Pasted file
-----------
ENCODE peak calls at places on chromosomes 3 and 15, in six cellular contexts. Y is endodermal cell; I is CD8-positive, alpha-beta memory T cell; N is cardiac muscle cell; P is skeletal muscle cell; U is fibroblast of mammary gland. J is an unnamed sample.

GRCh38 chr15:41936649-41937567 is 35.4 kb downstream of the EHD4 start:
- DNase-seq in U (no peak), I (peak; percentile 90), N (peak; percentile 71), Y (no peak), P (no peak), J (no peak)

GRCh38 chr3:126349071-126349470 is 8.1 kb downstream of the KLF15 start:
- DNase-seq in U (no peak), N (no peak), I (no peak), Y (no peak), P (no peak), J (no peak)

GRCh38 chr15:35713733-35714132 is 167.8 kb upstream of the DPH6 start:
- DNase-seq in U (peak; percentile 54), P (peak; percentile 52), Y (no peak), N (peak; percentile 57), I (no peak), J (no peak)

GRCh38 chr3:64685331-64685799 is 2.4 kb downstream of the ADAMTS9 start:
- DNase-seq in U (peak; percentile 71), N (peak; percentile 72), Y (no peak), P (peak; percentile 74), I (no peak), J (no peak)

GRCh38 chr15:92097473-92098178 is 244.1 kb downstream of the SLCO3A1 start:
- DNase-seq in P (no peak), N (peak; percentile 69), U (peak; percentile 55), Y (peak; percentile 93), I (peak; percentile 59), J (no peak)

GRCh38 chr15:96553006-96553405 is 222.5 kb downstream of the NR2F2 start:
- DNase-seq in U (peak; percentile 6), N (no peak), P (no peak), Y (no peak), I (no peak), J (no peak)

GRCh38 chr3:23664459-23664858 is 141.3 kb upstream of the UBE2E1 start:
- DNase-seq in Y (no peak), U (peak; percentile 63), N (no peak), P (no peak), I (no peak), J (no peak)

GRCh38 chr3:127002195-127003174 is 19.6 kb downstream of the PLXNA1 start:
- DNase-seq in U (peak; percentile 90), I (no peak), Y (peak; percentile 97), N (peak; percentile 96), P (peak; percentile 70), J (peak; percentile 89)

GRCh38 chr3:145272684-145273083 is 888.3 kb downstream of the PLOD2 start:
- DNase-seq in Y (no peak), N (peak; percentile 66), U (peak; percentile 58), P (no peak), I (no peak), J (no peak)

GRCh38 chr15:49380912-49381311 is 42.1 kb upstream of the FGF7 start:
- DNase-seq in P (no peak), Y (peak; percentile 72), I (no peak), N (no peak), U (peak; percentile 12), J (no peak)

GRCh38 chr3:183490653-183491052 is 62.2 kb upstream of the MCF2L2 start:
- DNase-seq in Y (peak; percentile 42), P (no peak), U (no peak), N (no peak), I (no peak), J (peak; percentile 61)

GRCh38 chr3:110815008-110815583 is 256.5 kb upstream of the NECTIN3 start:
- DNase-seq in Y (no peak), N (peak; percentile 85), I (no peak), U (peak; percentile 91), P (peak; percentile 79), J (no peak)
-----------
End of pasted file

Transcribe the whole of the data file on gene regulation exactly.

ENCODE peak calls at places on chromosomes 3 and 15, in six cellular contexts. Y is endodermal cell; I is CD8-positive, alpha-beta memory T cell; N is cardiac muscle cell; P is skeletal muscle cell; U is fibroblast of mammary gland. J is an unnamed sample.

GRCh38 chr15:41936649-41937567 is 35.4 kb downstream of the EHD4 start:
- DNase-seq in U (no peak), I (peak; percentile 90), N (peak; percentile 71), Y (no peak), P (no peak), J (no peak)

GRCh38 chr3:126349071-126349470 is 8.1 kb downstream of the KLF15 start:
- DNase-seq in U (no peak), N (no peak), I (no peak), Y (no peak), P (no peak), J (no peak)

GRCh38 chr15:35713733-35714132 is 167.8 kb upstream of the DPH6 start:
- DNase-seq in U (peak; percentile 54), P (peak; percentile 52), Y (no peak), N (peak; percentile 57), I (no peak), J (no peak)

GRCh38 chr3:64685331-64685799 is 2.4 kb downstream of the ADAMTS9 start:
- DNase-seq in U (peak; percentile 71), N (peak; percentile 72), Y (no peak), P (peak; percentile 74), I (no peak), J (no peak)

GRCh38 chr15:92097473-92098178 is 244.1 kb downstream of the SLCO3A1 start:
- DNase-seq in P (no peak), N (peak; percentile 69), U (peak; percentile 55), Y (peak; percentile 93), I (peak; percentile 59), J (no peak)

GRCh38 chr15:96553006-96553405 is 222.5 kb downstream of the NR2F2 start:
- DNase-seq in U (peak; percentile 6), N (no peak), P (no peak), Y (no peak), I (no peak), J (no peak)

GRCh38 chr3:23664459-23664858 is 141.3 kb upstream of the UBE2E1 start:
- DNase-seq in Y (no peak), U (peak; percentile 63), N (no peak), P (no peak), I (no peak), J (no peak)

GRCh38 chr3:127002195-127003174 is 19.6 kb downstream of the PLXNA1 start:
- DNase-seq in U (peak; percentile 90), I (no peak), Y (peak; percentile 97), N (peak; percentile 96), P (peak; percentile 70), J (peak; percentile 89)

GRCh38 chr3:145272684-145273083 is 888.3 kb downstream of the PLOD2 start:
- DNase-seq in Y (no peak), N (peak; percentile 66), U (peak; percentile 58), P (no peak), I (no peak), J (no peak)

GRCh38 chr15:49380912-49381311 is 42.1 kb upstream of the FGF7 start:
- DNase-seq in P (no peak), Y (peak; percentile 72), I (no peak), N (no peak), U (peak; percentile 12), J (no peak)

GRCh38 chr3:183490653-183491052 is 62.2 kb upstream of the MCF2L2 start:
- DNase-seq in Y (peak; percentile 42), P (no peak), U (no peak), N (no peak), I (no peak), J (peak; percentile 61)

GRCh38 chr3:110815008-110815583 is 256.5 kb upstream of the NECTIN3 start:
- DNase-seq in Y (no peak), N (peak; percentile 85), I (no peak), U (peak; percentile 91), P (peak; percentile 79), J (no peak)